Analyzing Nuritional Impacts of Price and Income Related Shocks in Malawi and Uganda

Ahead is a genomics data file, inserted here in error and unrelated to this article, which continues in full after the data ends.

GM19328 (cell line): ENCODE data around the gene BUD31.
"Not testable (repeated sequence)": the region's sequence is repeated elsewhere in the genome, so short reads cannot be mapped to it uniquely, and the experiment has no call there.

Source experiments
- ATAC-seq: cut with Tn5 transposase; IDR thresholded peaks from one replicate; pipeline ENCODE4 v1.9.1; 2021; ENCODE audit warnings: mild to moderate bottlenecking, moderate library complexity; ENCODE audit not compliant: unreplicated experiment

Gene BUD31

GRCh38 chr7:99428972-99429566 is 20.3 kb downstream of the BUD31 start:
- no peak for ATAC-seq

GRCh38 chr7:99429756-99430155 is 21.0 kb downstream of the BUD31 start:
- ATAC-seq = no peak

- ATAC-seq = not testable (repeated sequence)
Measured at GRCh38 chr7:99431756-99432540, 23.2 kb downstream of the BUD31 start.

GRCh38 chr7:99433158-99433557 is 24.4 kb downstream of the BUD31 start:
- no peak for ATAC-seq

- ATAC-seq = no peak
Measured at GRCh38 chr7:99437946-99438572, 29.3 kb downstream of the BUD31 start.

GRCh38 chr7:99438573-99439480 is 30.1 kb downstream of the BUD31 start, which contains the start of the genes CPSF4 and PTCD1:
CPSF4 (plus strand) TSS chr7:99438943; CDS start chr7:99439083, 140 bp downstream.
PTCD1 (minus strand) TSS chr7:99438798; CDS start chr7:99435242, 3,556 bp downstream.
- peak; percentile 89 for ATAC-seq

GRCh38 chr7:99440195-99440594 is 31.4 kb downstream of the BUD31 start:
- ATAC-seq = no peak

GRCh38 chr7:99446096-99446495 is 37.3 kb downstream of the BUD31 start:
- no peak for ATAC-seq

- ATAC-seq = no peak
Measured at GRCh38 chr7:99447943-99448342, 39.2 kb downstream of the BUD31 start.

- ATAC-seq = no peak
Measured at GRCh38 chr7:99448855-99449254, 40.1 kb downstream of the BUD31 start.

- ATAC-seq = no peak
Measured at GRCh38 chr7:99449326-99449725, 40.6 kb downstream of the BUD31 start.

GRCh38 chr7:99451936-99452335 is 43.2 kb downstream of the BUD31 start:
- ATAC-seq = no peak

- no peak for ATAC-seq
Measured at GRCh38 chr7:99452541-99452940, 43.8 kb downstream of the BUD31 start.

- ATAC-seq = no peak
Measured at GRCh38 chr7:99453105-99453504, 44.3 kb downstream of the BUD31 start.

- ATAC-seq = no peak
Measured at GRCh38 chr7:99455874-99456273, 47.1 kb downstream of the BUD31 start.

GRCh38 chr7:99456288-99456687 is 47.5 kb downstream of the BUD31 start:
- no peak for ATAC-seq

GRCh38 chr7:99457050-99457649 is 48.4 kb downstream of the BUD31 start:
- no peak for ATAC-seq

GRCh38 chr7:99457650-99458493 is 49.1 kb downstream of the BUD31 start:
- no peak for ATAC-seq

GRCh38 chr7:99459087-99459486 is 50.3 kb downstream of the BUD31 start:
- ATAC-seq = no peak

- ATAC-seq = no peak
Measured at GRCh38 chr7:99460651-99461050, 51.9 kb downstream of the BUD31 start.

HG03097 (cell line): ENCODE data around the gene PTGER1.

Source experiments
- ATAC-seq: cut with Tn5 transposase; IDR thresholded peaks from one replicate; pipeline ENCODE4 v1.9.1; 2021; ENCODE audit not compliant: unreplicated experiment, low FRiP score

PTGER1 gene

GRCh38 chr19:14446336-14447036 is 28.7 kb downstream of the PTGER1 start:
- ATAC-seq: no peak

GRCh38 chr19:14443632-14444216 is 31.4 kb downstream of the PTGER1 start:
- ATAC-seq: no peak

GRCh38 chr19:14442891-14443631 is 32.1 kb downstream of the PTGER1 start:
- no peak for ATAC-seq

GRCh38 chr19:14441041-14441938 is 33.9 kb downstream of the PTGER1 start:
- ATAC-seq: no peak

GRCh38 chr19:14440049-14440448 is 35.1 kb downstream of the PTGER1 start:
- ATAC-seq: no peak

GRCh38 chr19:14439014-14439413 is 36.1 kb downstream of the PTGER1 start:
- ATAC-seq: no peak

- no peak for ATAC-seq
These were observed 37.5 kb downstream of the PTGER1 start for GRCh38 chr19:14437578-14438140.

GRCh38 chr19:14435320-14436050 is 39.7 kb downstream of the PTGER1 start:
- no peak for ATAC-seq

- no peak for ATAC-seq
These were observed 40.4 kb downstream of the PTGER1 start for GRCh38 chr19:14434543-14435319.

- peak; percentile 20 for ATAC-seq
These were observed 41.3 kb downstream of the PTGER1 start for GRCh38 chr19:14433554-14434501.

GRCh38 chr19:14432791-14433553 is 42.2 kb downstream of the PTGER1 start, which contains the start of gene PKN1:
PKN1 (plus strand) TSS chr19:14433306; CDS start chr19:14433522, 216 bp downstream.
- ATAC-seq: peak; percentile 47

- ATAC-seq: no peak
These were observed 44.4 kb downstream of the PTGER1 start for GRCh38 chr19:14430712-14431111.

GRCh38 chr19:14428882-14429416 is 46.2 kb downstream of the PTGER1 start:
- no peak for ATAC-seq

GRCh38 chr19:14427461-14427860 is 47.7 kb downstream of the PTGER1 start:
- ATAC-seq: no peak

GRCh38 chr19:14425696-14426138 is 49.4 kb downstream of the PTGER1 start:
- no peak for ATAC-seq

The recent food price crisis and the following global economic recession have led to large increase in the number of people to suffer from hunger. While the impacts can be measured with precision ex post, for policy-makers it is critical to get a sense of likely impacts ex ante to plan approaches to mitigate these impacts. In this paper we adopt a very simple simulation approach to analyze how changes in prices of specific food groups such as maize prices or prices for staple food as well as how negative short-term income shocks on household affect the calorie consumption of individuals and how these changes affect food poverty. We illustrate our approach using household survey data from Malawi and Uganda. We find that food poverty is of particular concern in Malawi and Uganda and we find large variations within countries in food poverty. We find that price shocks for staple foods have a very large impact on food security in both countries while the impact of income shocks is considerably smaller. Moreover, we find that the food security impacts of price shocks are substantially larger in Malawi than Uganda as people in this country rely much more on staple foods for their caloric consumption. This paper demonstrates that it is possible to estimate food security impact of price and income shocks ex ante in a relatively straight-forward fashion that can be done relatively quickly for cross-country assessments of the likely impacts of shocks on food security.